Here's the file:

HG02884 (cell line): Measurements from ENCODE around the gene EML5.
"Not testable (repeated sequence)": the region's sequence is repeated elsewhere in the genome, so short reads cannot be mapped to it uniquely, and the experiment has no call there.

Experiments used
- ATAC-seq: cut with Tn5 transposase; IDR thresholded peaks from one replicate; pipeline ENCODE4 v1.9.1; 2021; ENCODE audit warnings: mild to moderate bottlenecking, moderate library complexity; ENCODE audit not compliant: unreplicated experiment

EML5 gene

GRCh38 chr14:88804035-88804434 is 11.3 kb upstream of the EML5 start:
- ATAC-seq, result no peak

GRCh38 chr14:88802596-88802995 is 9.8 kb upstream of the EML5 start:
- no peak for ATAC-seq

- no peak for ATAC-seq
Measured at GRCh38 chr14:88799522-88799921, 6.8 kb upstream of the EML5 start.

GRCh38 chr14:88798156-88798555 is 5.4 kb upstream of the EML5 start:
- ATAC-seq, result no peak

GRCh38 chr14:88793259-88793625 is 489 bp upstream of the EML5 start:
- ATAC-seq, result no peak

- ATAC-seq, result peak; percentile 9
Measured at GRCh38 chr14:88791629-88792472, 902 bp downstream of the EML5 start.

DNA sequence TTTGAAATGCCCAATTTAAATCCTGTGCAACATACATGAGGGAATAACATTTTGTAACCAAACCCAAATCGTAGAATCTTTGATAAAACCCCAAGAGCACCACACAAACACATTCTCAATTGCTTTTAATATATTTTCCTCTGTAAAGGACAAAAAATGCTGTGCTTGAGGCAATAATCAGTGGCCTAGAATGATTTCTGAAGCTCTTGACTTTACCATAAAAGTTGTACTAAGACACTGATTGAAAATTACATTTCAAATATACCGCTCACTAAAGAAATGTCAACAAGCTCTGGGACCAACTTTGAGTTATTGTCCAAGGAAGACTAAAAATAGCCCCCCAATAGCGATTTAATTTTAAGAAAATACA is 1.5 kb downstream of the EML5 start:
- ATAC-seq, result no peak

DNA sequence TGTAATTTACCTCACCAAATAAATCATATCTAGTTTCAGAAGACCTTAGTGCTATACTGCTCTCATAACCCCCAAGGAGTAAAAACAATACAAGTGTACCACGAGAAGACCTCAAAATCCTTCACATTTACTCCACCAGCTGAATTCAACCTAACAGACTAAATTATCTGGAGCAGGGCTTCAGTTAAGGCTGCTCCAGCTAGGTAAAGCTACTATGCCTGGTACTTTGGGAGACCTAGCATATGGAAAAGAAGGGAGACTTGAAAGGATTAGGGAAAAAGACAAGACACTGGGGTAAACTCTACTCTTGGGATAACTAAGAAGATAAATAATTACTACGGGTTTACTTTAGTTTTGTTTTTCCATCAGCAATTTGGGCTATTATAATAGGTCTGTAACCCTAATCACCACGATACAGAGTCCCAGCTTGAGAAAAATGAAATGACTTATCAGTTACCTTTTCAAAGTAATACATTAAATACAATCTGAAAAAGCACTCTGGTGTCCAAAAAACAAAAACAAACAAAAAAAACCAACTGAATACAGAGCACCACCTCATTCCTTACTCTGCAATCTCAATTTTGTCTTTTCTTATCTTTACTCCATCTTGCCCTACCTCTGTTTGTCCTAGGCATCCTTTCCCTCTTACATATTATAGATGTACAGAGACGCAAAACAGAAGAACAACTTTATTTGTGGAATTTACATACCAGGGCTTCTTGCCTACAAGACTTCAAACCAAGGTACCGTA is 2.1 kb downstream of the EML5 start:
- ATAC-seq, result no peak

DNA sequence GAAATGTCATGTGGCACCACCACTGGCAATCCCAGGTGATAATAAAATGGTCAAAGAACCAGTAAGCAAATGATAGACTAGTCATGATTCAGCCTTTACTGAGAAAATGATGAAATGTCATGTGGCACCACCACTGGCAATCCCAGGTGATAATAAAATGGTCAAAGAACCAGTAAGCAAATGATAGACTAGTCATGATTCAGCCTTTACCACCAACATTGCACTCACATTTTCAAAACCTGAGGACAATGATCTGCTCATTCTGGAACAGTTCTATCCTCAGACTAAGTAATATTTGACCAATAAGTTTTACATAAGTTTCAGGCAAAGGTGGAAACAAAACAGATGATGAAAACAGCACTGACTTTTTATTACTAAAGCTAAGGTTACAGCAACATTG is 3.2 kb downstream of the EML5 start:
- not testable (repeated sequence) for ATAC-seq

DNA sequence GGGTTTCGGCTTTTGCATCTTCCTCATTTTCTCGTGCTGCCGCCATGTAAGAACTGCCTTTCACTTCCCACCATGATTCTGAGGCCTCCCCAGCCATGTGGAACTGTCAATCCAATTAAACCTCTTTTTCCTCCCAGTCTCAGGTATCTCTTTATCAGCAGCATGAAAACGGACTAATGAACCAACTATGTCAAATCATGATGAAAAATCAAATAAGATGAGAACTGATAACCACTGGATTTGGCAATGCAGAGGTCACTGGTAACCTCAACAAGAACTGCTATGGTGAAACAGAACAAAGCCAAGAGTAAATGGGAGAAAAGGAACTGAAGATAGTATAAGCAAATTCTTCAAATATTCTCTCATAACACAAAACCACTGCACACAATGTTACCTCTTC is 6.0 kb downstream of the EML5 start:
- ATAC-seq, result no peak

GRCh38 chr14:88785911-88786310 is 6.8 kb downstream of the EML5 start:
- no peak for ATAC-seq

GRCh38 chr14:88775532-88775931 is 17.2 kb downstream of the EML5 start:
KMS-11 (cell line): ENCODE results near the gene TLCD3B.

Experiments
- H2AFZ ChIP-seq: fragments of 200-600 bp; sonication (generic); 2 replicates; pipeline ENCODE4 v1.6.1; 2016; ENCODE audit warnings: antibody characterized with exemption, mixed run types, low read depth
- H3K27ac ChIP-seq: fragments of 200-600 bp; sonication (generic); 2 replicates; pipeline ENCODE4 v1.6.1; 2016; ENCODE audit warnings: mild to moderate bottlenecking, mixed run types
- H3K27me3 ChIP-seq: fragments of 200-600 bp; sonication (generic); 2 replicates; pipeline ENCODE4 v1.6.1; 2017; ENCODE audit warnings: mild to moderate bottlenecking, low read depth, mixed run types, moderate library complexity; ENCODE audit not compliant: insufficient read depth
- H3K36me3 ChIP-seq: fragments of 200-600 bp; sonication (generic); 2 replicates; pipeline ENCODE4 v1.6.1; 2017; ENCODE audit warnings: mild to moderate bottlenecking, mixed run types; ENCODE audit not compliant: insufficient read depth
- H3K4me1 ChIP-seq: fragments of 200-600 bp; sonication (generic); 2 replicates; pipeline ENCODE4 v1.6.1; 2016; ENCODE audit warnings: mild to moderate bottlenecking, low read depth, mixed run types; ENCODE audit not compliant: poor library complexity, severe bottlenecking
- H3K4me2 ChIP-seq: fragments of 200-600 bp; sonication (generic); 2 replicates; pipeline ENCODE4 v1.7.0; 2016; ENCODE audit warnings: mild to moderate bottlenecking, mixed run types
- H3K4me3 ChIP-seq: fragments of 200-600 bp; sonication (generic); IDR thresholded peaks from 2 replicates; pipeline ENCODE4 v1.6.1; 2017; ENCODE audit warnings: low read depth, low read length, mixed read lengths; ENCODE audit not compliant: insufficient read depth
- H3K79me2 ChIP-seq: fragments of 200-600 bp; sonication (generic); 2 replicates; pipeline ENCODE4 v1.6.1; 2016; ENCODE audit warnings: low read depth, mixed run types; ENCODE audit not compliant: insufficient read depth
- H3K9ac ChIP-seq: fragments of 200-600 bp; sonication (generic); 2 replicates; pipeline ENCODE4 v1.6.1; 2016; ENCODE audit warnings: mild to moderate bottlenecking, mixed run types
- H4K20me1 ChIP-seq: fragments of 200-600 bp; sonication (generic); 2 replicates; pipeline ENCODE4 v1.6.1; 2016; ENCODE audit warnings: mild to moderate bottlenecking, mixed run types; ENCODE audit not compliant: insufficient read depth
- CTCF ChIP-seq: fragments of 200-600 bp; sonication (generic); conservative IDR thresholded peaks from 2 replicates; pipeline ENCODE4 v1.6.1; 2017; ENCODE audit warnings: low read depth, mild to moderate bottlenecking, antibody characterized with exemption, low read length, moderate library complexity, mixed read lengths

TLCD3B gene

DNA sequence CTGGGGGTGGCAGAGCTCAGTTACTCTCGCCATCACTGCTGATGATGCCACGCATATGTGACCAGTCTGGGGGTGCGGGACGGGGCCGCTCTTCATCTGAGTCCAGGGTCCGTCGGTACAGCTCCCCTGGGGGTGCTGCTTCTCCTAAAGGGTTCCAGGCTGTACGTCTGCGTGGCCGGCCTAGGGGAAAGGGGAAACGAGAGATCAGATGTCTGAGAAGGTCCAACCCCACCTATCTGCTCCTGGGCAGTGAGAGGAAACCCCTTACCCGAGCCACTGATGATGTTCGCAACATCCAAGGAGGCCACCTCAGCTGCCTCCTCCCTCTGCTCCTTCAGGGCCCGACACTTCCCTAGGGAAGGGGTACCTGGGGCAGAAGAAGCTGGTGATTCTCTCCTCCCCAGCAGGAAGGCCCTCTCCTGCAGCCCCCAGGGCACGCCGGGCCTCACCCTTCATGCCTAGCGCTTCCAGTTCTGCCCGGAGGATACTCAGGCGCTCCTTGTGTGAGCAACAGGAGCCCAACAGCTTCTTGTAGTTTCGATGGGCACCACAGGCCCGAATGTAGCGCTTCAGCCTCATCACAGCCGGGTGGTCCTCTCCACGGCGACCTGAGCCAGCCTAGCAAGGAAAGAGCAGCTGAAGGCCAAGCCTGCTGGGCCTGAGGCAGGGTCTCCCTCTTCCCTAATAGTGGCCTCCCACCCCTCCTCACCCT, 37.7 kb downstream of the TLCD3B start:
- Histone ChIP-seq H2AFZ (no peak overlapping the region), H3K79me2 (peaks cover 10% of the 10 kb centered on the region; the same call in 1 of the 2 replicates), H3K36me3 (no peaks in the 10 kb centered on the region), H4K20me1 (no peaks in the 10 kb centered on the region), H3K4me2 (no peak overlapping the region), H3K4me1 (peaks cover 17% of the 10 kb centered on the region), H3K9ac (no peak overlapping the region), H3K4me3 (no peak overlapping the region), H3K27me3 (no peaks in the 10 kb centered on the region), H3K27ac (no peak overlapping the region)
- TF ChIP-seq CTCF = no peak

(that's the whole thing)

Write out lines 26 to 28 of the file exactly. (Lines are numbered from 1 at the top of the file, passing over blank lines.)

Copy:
GRCh38 chr14:88785911-88786310 is 6.8 kb downstream of the EML5 start:
- no peak for ATAC-seq

GRCh38 chr14:88775532-88775931 is 17.2 kb downstream of the EML5 start: